All of these areas are natural extensions of traditional PR but that doesn’t mean we own them.  We need to stake our claim …or others will.

Top 10 Web Wonders of the Decade #7

21 12 2009

So far the top ten has acknowledged the importance of blogging, digging and social networking.  Now it is the turn of photo-sharing.

Number 7: Flickr 

It was launched in 2004 and within three years claimed to hold in excess of two billion images.  At the start it was a way of collecting and sharing images ‘found’ on the web but very quickly users began to upload their own photographs.  

One of the most important features that Flickr introduced was the ability to tag images making them easier to find and organise.  Flickr also introduced the concept of ‘Interestingness’ a vital aspect of the site in both ranking images but making it more appealing for browsers.  Bloggers were quick to see the benefits of integrating with Flickr.  It allows low resolution images to be posted on a blog, facilitating faster loading but with the opportunity to click through to a high-resolution image hosted on Flickr.

Despite the size of Flickr there is a web 2.0 site that host even more images, but more of that as we progress through the top ten.

Top 10 Web Wonders of the Decade #8

18 12 2009

A major social network makes the list for the first time in this festive countdown of the most influential places on the web to make their debut in the last decade.  Joining WordPress and Digg on the top ten is the trail blazer MySpace

Number 8 – MySpace As well as being the standard bearer for social networking and the unassailable leader in the sector in the middle years of the decade, MySpace has also been something of a problem child.  Launched in 2003, in less than three years MySpace became the most popular social networking site in the US, a position it held for just two short years before becoming eclipsed by Facebook.  Famously it was bought in July 2005 for US$580 million by Rupert Murdoch’s News Corp.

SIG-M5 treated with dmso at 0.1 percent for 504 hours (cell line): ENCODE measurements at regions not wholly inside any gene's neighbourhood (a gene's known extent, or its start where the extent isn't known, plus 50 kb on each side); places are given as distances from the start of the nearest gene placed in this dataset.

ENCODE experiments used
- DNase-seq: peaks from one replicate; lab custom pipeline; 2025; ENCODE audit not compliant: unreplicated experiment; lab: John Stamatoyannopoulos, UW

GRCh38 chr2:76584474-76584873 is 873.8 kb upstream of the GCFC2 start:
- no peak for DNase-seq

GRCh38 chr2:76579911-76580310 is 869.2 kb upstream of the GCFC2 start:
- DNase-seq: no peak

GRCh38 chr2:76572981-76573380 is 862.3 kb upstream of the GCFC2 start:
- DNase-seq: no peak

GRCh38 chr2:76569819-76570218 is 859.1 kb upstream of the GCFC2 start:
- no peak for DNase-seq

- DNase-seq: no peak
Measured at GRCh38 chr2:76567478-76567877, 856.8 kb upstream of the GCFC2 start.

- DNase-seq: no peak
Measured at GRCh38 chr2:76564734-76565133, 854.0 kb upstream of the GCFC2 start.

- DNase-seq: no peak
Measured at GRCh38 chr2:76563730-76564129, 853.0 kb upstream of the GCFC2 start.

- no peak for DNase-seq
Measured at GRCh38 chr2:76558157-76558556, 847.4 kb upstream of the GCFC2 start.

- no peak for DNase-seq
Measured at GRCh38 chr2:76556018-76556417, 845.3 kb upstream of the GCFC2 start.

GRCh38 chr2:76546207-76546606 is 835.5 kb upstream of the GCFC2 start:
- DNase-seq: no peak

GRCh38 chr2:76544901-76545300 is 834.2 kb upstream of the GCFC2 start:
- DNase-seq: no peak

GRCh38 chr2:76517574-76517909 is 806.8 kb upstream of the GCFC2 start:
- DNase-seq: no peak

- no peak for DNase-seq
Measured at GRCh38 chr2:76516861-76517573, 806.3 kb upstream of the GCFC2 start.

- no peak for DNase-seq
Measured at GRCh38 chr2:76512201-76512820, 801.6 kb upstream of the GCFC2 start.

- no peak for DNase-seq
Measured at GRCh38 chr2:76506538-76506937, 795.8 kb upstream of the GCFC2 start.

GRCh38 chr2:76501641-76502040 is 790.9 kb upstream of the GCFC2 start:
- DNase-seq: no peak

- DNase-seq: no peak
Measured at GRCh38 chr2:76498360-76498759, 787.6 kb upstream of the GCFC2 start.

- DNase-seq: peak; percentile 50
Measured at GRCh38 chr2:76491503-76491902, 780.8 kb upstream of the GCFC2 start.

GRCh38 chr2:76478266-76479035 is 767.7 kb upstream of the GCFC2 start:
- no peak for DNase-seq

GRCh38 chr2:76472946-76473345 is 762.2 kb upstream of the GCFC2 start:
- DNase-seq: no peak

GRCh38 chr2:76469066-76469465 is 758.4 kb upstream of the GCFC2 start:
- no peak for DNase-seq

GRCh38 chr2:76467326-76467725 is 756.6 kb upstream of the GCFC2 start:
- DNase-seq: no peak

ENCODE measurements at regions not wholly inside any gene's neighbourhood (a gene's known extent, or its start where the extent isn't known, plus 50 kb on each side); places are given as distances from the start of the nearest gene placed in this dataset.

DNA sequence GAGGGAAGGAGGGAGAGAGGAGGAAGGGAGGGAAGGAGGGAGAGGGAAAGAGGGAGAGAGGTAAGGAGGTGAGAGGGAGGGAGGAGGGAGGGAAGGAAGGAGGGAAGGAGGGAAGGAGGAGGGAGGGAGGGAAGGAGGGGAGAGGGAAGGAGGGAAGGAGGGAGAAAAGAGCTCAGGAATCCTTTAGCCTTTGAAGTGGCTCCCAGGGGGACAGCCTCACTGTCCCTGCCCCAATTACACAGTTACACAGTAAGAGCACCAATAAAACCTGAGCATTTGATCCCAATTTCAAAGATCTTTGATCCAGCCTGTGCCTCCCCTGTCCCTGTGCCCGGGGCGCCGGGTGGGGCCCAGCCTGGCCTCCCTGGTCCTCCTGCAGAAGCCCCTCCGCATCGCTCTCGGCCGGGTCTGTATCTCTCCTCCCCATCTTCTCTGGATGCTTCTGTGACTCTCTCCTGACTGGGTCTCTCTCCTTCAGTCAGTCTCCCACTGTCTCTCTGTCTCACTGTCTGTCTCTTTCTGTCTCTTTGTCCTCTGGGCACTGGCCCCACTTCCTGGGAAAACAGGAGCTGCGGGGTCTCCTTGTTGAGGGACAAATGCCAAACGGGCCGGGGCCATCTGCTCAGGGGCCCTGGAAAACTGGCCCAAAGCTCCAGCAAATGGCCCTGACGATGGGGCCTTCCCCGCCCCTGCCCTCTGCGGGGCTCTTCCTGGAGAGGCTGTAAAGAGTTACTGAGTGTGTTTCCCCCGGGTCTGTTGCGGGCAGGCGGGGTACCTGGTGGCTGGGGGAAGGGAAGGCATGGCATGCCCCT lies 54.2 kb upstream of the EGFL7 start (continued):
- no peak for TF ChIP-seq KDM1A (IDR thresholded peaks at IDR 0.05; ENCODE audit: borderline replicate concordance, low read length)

Despite controversies around the site’s launch (many argue that identifying Tom Anderson  as its founder is inaccurate) and a commonly held  view that it is poorly designed, MySpace has had a huge impact on the web.   Social networking in general became mainstream via MySpace and the fact that it allowed users the ability to embed YouTube clips gave huge impetus to the video sharing site in its early days.  Claims that it is all over for MySpace seem a little rash when it remains the world’s 12th biggest web site and the 5th most popular in the US.

Top 10 Web Wonders of the Decade #9

17 12 2009

The countdown continues.  This is the ‘PR and the Social Web’ selection of the top ten wonders of the internet, brought to us during the first decade of the new millennium.

Number 10 was a blogging platform and at number 9 it’s all about digging and burying.

Number 9 – Digg: Founded in 2004 by web whizz Kevin Rose, Digg is one of a handful of sites like Delicious and Stumbleupon that hands the business of filtering, ordering and ultimately ranking of the internet to its users.  What could be more web 2.0 than that? allows users to discover and share content from anywhere on the web.  People submit links, news stories and other content.  The digg community votes on these links and stories.  The ability to vote is central to what Digg is about: if you like something you digg it (geddit?) and if you don’t you ‘bury’ it by voting it down.  Only the most Dugg stories appear on the front page but when they do it ensures a huge spike in traffic for the original host site.